The action takes place around a table set with incongruous items of food and drink, a still life depicting an unspecified time and place. The characters’ dress does little to ground us either – Felix in modern dress, Laura in period clothing and Violet in an Alice in Wonderland-type outfit, complete with pigtails and bows. Violet is the first to notice that time is – literally – running out. The town loses one hour a day, and this process does not stop until there is no time left.  There are no hours left in the day. Felix and Laura collapse into panic and terror, witnessing the destruction of life around them, but depressed Violet is enlivened by events, sensing that a new beginning might just be possible. And at least something different is happening.

Co-produced by Music Theatre Wales and Britten Pears and directed by Jude Christian, it’s a short piece, running to just 85 minutes,.  As such, every word and note must earn its place, there is no room for any superfluous material.  Alice Birch uses language to great effect here and, coupled with Tom Coult’s haunting and poignant score, the overall effect is of a precarious balancing act between fear and a tiny amount of hope.  The soprano of Anna Dennis perfectly captures single words (“Yes”, “No”, “Time”) with alarming disquiet. Richard Burkhard provides a few moments of levity through his well-placed dialogue and voice. Frances Gregory and Andrew MacKenzie Wicks give assured performances as the housekeeper and the clock keeper.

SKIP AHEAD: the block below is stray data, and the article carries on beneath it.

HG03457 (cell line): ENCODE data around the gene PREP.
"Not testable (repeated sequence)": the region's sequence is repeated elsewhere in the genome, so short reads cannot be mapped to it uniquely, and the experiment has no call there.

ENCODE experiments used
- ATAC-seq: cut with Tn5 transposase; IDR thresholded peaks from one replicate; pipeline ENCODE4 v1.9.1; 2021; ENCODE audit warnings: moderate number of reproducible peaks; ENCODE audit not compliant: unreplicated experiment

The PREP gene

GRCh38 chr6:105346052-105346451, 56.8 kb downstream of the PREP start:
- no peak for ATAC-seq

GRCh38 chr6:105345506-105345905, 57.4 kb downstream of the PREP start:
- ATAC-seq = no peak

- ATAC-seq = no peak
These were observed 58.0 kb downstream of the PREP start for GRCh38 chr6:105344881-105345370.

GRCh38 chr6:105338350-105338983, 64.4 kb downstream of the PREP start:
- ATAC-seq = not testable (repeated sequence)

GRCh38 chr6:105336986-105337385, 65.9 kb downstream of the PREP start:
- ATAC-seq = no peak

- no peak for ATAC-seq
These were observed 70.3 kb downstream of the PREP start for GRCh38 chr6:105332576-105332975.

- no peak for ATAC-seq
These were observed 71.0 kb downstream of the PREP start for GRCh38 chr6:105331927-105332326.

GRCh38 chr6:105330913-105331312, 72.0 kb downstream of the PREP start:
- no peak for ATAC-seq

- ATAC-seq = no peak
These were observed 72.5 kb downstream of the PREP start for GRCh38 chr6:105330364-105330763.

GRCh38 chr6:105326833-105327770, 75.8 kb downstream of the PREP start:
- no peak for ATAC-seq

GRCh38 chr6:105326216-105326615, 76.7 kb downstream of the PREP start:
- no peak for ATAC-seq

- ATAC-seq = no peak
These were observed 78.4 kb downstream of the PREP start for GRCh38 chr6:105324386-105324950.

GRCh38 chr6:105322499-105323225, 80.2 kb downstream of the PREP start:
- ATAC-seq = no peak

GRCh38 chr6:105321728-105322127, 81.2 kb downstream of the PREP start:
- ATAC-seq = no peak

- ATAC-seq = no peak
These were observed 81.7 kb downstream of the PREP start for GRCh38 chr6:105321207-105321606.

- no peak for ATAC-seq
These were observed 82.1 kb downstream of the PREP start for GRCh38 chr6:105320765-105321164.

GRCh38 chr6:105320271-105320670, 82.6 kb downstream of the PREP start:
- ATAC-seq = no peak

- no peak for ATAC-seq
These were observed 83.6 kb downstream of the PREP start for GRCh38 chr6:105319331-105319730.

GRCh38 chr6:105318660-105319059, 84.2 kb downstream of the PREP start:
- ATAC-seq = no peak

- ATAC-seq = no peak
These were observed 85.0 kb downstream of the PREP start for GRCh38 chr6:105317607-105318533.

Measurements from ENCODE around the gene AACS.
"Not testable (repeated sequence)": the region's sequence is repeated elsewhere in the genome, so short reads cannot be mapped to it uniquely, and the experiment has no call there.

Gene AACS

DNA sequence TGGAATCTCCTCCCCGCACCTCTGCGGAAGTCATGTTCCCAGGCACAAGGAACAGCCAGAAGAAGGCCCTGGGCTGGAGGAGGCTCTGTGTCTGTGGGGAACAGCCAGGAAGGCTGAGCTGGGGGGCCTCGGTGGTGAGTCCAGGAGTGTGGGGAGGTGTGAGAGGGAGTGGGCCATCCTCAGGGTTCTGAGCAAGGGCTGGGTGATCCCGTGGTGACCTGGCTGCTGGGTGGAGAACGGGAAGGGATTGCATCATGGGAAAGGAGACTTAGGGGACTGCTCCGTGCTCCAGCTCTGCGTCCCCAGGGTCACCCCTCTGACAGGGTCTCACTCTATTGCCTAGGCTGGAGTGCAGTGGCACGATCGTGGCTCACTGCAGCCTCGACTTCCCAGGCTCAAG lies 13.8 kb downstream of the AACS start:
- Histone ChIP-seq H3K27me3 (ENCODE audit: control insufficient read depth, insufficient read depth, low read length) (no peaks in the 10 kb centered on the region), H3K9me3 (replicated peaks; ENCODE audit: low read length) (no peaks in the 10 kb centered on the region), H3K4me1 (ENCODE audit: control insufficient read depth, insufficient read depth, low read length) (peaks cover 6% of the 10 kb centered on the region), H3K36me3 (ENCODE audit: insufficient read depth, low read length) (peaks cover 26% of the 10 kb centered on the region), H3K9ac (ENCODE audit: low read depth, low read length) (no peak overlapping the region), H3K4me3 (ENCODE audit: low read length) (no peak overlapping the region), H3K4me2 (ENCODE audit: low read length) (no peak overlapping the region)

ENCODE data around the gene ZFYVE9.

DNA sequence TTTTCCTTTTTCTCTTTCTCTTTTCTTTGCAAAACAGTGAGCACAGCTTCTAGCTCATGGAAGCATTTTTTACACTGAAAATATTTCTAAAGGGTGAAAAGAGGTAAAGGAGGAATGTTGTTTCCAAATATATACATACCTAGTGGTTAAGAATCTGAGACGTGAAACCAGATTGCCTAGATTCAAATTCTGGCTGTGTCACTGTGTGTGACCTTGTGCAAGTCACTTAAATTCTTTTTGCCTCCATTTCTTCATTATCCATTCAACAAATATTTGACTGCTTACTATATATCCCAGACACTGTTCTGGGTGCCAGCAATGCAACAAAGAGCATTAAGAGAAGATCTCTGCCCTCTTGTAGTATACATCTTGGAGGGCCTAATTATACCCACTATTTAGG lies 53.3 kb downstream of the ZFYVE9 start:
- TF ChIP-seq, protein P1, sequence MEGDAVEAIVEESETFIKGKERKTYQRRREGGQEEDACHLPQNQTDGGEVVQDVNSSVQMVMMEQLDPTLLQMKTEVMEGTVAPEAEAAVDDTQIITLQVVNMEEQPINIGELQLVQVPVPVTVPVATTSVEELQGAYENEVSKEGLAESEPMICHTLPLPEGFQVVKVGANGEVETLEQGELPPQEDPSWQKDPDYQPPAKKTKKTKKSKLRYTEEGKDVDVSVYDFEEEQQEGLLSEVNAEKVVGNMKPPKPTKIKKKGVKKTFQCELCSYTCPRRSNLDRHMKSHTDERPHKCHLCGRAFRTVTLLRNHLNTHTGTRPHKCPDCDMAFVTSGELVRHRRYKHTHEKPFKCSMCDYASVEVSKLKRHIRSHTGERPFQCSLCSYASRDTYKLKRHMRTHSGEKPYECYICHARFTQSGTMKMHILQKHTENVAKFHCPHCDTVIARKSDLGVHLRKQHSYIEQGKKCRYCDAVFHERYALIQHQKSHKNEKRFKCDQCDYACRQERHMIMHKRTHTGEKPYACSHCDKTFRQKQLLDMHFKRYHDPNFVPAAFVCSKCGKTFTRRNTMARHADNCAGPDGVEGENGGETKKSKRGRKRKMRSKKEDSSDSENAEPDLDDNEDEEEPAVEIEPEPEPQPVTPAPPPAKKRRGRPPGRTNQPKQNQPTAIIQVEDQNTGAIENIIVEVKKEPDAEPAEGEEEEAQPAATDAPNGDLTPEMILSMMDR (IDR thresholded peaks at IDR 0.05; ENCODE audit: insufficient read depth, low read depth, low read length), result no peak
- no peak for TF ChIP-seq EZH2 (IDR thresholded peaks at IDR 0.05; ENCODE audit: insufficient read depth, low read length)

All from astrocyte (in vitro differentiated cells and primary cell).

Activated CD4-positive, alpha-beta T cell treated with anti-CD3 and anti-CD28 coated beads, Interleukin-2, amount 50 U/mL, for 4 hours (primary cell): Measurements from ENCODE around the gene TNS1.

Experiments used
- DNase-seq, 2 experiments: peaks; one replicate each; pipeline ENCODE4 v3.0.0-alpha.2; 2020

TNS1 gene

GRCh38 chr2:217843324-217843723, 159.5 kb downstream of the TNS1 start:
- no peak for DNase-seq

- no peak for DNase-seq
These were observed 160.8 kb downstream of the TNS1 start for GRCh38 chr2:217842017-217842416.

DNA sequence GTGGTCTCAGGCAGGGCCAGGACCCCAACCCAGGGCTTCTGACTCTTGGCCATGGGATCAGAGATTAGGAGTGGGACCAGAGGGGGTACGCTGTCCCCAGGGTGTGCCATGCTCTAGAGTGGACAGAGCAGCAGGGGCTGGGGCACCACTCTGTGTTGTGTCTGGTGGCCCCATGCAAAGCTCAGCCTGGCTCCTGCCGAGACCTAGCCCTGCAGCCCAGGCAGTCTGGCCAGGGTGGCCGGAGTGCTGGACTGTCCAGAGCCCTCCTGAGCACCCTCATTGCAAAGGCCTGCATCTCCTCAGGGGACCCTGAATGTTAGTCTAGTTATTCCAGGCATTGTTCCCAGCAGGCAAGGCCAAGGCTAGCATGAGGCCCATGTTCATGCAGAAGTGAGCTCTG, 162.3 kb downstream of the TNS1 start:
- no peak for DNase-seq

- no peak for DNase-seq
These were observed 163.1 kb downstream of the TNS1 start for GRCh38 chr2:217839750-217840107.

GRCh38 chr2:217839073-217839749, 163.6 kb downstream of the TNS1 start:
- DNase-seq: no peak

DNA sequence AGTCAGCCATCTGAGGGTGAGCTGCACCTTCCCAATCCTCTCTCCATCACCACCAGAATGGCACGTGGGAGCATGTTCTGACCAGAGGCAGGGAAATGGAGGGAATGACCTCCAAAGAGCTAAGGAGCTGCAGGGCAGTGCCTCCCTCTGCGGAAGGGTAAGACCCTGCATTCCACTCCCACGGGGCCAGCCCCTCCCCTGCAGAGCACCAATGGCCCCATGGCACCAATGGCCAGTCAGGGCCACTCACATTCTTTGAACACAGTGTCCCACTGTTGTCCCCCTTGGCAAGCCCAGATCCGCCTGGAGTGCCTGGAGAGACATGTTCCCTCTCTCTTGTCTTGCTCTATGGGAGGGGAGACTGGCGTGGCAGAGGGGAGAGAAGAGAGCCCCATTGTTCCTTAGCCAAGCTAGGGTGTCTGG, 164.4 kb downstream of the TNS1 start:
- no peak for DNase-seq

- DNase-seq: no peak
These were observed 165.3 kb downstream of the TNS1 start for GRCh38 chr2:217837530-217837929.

Mention must be made of the London Sinfonietta, conducted by Andrew Gourlay. The 14 players execute the terse score beautifully, and the dexterity of the percussionist in particular, who handles an array of instruments with great aplomb, moving his score around with him, is to be admired.  Together with additional electronic sound effects, the sense of time running out is always palpable and very real.

What to make of the ending?  Is this a new world, with no humans left?  Whatever is happening in this place, time remains central.  But it is now marked by a digital clock, and the opera ends with the display ticking round to just after midnight.  So is there hope …. after all?

REVIEW Violet, Music Theatre Wales by Barbara Hughes-Moore

Time is one of humanity’s most enduring enigmas; it can be counted in eras and in seconds, it can seem endless or scarce, and however long you live, there’s never enough of it. These are some of the key tensions within Violet, a contemporary opera which is sung through in English and co-produced by Music Theatre Wales and Britten Pears. Composed by Tom Coult and written by Alice Birch, the story takes place in a town where nothing changes until, one day, everything does: one hour disappears on day one, two on day two, and on and on – but while the world seems to be ending around her, Violet’s is just beginning.